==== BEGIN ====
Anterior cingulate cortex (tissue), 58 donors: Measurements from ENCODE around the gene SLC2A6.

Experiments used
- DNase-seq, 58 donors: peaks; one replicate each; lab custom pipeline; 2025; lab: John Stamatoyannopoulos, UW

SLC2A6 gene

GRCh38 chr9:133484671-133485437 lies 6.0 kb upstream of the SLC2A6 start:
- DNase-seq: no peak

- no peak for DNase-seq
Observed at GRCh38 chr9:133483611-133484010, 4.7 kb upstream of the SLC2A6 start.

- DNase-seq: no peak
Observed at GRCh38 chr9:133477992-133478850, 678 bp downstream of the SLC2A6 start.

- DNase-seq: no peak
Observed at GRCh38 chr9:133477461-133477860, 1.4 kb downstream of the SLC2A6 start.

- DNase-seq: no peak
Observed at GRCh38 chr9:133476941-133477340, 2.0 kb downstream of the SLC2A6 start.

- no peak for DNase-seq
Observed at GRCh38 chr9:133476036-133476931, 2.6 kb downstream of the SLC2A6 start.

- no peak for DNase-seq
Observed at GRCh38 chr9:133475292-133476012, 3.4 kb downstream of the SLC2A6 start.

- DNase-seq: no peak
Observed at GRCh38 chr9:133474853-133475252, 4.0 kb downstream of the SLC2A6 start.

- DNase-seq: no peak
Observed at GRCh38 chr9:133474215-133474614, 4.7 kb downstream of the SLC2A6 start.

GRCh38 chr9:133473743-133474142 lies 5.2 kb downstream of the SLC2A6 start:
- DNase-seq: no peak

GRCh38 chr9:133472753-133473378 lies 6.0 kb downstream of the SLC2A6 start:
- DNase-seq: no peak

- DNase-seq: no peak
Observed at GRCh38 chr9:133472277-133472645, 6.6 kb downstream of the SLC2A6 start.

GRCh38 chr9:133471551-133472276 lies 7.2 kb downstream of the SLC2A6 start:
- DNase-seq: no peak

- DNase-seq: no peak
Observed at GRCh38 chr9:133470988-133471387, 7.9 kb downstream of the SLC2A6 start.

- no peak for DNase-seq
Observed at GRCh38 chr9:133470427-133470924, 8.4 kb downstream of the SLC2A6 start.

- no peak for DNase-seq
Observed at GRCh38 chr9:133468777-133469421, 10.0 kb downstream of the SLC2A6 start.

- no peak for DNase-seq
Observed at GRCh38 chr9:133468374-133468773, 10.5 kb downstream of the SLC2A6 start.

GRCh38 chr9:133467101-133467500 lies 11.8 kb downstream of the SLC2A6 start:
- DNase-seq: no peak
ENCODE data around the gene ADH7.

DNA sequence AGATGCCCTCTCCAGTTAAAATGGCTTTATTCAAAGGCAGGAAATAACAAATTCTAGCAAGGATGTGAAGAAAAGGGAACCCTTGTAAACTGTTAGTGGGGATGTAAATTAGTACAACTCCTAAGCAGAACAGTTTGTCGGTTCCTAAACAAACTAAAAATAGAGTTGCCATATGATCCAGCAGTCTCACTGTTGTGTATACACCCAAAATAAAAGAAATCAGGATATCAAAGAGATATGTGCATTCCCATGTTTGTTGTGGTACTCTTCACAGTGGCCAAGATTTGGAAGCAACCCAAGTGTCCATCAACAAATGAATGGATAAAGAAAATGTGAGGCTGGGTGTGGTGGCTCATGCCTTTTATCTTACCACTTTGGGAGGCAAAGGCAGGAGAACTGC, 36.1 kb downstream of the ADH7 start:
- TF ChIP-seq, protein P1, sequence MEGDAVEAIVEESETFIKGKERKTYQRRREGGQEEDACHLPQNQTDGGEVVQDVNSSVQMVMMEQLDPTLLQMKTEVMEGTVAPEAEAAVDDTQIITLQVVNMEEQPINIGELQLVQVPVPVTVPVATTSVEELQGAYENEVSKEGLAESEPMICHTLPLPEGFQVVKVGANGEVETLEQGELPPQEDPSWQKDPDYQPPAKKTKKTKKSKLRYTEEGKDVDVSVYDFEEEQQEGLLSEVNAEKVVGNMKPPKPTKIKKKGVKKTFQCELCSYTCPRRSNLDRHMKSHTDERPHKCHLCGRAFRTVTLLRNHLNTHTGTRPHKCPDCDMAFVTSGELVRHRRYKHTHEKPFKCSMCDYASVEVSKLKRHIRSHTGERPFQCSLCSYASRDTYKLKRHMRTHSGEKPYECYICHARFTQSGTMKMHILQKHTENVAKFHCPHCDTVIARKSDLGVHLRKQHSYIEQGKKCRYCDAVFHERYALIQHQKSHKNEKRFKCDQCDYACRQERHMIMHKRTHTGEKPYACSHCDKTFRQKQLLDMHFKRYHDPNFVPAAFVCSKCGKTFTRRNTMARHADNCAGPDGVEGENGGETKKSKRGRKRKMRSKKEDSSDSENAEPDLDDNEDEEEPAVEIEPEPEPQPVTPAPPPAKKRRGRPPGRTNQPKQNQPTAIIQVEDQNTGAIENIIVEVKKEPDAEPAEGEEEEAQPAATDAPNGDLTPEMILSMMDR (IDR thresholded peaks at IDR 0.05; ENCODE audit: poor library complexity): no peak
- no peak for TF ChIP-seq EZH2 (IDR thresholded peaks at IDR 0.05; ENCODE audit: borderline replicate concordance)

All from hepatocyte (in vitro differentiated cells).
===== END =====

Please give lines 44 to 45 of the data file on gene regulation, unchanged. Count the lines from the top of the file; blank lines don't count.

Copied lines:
- no peak for TF ChIP-seq EZH2 (IDR thresholded peaks at IDR 0.05; ENCODE audit: borderline replicate concordance)

All from hepatocyte (in vitro differentiated cells).